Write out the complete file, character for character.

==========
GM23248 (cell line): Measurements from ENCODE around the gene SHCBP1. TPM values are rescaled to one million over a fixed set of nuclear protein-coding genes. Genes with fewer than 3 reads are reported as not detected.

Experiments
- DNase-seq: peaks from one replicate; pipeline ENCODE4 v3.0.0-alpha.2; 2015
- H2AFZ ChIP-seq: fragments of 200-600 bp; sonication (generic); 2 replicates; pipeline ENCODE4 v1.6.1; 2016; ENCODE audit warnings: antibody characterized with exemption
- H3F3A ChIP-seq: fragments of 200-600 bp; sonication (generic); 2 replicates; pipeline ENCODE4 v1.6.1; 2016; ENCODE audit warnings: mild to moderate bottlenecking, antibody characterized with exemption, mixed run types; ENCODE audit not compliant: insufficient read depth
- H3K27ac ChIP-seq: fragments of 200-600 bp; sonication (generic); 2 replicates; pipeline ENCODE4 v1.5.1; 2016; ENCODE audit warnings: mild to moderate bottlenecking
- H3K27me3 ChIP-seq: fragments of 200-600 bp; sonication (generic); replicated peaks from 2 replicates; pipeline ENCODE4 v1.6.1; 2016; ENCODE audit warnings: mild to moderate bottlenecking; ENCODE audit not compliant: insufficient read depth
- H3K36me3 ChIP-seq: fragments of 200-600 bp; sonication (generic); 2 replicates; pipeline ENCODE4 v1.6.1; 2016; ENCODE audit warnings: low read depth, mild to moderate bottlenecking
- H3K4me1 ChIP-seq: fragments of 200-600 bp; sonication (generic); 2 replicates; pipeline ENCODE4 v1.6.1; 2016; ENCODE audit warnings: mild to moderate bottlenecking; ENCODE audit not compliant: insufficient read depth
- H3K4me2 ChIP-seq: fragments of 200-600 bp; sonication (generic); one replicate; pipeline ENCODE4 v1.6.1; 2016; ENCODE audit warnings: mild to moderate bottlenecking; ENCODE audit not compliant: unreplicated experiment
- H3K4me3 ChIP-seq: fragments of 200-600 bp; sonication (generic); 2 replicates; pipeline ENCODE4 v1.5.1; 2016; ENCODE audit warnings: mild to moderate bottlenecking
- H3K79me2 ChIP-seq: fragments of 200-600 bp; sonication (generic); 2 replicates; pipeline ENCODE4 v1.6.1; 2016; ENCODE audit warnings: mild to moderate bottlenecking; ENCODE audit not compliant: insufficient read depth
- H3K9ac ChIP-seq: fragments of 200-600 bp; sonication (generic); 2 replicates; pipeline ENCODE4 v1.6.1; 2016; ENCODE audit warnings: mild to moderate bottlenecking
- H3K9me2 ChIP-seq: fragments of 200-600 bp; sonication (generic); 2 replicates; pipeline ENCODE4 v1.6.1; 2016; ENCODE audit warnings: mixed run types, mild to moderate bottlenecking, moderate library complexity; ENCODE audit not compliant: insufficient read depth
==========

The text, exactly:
GM23248 (cell line): Measurements from ENCODE around the gene SHCBP1. TPM values are rescaled to one million over a fixed set of nuclear protein-coding genes. Genes with fewer than 3 reads are reported as not detected.

Experiments
- DNase-seq: peaks from one replicate; pipeline ENCODE4 v3.0.0-alpha.2; 2015
- H2AFZ ChIP-seq: fragments of 200-600 bp; sonication (generic); 2 replicates; pipeline ENCODE4 v1.6.1; 2016; ENCODE audit warnings: antibody characterized with exemption
- H3F3A ChIP-seq: fragments of 200-600 bp; sonication (generic); 2 replicates; pipeline ENCODE4 v1.6.1; 2016; ENCODE audit warnings: mild to moderate bottlenecking, antibody characterized with exemption, mixed run types; ENCODE audit not compliant: insufficient read depth
- H3K27ac ChIP-seq: fragments of 200-600 bp; sonication (generic); 2 replicates; pipeline ENCODE4 v1.5.1; 2016; ENCODE audit warnings: mild to moderate bottlenecking
- H3K27me3 ChIP-seq: fragments of 200-600 bp; sonication (generic); replicated peaks from 2 replicates; pipeline ENCODE4 v1.6.1; 2016; ENCODE audit warnings: mild to moderate bottlenecking; ENCODE audit not compliant: insufficient read depth
- H3K36me3 ChIP-seq: fragments of 200-600 bp; sonication (generic); 2 replicates; pipeline ENCODE4 v1.6.1; 2016; ENCODE audit warnings: low read depth, mild to moderate bottlenecking
- H3K4me1 ChIP-seq: fragments of 200-600 bp; sonication (generic); 2 replicates; pipeline ENCODE4 v1.6.1; 2016; ENCODE audit warnings: mild to moderate bottlenecking; ENCODE audit not compliant: insufficient read depth
- H3K4me2 ChIP-seq: fragments of 200-600 bp; sonication (generic); one replicate; pipeline ENCODE4 v1.6.1; 2016; ENCODE audit warnings: mild to moderate bottlenecking; ENCODE audit not compliant: unreplicated experiment
- H3K4me3 ChIP-seq: fragments of 200-600 bp; sonication (generic); 2 replicates; pipeline ENCODE4 v1.5.1; 2016; ENCODE audit warnings: mild to moderate bottlenecking
- H3K79me2 ChIP-seq: fragments of 200-600 bp; sonication (generic); 2 replicates; pipeline ENCODE4 v1.6.1; 2016; ENCODE audit warnings: mild to moderate bottlenecking; ENCODE audit not compliant: insufficient read depth
- H3K9ac ChIP-seq: fragments of 200-600 bp; sonication (generic); 2 replicates; pipeline ENCODE4 v1.6.1; 2016; ENCODE audit warnings: mild to moderate bottlenecking
- H3K9me2 ChIP-seq: fragments of 200-600 bp; sonication (generic); 2 replicates; pipeline ENCODE4 v1.6.1; 2016; ENCODE audit warnings: mixed run types, mild to moderate bottlenecking, moderate library complexity; ENCODE audit not compliant: insufficient read depth